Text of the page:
China Takes Lead In Developing Biotech Bt Rice

December 4, 2000 Economic Times

China, which first introduced the concept of hybrid rice has taken the initiative to develop the world's very first Bacillus thuringiensis rice, according to Gurdev S Khush, head plant breeding and genetics of the International Rice Research Institute, Manila.

Khush, who was delivering a lecture on 'Rice production' with special reference to hybrid rice, organised by the Karnataka Agriculture Commission here on Sunday, said that bio-technologically-engineered rice helped combat pest attacks, notably the 'stem borer.'

"Land supply would be limited in the years ahead. It is expected that Asia alone would account for 4.8 billion people by 25 which would see the demand for rice swell to about 18,000 million tonnes. In other words, the world would have to add an additional 20m tonnes of rice every year," he said.

Cereal consumption, Khush continued, accounted for 50 per cent of the total global consumption. Rice consumption was placed at 25 per cent of the 50 per cent consumption level, he added.

"Contrary to popular belief that rising income levels lead to lower cereal consumption, demand for cereals would be driven from rising meat production consumption. Feed meal demand is bound to increase in the years ahead," he said.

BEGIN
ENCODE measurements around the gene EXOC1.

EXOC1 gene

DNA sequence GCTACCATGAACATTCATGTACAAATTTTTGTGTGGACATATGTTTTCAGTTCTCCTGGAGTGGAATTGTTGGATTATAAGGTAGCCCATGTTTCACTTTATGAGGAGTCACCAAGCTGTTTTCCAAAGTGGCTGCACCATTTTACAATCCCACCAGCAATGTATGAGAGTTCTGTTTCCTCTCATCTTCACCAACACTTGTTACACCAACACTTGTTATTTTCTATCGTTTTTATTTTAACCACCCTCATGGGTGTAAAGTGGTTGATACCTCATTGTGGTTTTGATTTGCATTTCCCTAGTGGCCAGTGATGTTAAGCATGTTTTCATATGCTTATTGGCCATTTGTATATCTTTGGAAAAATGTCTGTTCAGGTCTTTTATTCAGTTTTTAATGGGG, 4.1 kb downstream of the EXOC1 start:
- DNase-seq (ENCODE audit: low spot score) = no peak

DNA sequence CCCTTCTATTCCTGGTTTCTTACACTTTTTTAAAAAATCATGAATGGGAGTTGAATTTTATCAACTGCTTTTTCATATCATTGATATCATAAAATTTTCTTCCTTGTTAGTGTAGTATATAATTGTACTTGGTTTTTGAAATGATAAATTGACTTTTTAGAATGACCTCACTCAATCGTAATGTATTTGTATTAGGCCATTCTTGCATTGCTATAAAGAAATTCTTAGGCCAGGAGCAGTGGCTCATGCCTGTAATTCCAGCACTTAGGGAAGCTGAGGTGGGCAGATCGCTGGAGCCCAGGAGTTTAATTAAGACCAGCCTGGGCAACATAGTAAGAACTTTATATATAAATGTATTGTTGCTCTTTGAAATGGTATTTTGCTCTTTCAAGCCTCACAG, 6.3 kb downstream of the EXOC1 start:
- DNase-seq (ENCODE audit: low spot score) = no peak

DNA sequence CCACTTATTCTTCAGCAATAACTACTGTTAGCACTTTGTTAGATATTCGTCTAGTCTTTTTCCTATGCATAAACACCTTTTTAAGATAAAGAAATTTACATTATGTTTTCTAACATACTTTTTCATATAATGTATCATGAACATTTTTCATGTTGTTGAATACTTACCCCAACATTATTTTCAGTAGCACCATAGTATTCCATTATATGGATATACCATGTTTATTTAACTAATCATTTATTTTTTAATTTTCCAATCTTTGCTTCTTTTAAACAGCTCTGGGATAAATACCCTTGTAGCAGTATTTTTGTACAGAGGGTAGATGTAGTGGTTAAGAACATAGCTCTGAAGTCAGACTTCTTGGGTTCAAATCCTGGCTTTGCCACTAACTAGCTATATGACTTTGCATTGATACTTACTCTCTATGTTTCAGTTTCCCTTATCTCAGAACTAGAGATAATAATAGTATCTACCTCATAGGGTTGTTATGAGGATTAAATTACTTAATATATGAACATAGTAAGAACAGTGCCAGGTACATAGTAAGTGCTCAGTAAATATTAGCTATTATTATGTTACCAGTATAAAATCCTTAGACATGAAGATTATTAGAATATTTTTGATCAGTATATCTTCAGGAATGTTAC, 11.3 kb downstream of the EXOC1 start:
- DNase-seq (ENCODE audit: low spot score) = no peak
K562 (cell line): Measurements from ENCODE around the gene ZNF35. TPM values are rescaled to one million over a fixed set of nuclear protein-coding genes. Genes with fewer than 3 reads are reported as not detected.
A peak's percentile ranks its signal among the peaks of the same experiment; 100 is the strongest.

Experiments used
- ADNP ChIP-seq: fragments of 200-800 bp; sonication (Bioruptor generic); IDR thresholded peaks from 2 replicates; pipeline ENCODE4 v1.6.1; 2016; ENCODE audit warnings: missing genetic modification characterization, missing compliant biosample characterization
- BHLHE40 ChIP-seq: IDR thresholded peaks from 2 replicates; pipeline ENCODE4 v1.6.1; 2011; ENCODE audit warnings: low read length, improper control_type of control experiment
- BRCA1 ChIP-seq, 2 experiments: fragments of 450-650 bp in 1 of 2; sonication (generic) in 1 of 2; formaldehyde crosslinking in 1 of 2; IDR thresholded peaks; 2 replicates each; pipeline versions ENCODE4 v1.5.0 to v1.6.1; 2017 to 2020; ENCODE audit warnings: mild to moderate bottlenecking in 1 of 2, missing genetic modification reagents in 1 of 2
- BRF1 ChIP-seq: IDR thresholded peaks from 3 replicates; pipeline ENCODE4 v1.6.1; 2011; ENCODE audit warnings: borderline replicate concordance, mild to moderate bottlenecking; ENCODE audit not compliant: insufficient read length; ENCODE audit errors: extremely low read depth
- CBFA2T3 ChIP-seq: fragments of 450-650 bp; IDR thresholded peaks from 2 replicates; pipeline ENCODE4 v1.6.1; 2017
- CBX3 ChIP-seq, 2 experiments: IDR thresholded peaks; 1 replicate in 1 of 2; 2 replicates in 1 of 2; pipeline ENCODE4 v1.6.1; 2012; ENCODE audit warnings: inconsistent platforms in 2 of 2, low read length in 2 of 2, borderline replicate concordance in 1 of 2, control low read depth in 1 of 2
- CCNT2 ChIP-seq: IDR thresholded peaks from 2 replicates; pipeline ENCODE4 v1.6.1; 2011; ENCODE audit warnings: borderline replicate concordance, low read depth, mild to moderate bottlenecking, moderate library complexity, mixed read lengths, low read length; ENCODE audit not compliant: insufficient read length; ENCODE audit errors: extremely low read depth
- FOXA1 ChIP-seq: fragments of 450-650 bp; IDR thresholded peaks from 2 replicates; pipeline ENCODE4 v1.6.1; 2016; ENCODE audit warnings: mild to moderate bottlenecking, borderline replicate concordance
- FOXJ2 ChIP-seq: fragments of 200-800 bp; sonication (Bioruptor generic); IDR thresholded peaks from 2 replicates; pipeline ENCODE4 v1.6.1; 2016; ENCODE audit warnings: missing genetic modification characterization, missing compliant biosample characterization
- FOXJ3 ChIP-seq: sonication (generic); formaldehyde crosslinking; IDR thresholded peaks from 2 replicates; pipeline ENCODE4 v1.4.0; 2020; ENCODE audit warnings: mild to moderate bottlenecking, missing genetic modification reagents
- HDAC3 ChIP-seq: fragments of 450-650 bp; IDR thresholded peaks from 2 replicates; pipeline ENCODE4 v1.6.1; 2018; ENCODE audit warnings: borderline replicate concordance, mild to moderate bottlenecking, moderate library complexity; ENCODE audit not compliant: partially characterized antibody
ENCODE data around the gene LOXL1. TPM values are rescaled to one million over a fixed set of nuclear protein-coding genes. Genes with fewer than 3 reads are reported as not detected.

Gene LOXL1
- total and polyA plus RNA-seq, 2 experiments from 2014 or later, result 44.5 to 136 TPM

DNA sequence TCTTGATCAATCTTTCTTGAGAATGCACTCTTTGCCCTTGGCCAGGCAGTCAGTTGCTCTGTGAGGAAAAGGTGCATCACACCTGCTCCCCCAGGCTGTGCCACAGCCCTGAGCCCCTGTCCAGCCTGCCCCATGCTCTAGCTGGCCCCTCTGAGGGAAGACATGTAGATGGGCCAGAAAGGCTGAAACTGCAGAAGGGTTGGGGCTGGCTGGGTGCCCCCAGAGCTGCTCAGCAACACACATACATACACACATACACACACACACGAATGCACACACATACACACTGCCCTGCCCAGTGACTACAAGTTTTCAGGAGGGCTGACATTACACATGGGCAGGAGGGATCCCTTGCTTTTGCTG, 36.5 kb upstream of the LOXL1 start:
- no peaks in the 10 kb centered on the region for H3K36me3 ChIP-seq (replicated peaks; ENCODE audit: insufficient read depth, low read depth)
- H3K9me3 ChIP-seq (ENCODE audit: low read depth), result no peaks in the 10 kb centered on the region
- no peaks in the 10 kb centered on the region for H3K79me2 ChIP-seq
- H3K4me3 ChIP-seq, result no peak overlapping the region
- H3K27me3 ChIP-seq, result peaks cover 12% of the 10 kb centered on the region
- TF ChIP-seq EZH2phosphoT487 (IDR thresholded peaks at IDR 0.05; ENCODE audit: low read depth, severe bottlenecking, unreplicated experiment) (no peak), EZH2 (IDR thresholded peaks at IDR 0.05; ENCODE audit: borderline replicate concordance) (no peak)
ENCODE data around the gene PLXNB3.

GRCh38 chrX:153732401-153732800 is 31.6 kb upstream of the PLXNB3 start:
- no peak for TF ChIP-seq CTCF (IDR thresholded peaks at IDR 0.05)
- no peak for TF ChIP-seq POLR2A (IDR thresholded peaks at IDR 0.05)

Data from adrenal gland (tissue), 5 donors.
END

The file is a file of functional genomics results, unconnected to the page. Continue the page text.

Delivering the presidential address at the seminar, Karnataka's agriculture minister T B Jayachandra said that the state would be open to the idea of carrying out tests and developing the first Bacillus thuringiensis variety of Indian rice.

Research, he said, was necessary to reduce crop loss which was currently at around 30 per cent. "Karnataka would lead the state in both agriculture as well as the information technology industry. We would like to increase the acreage under hybrid rice to about 1,50,000 hectares by 15," he said.

 

Copyright Economic Times

Return to the home page of Better Foods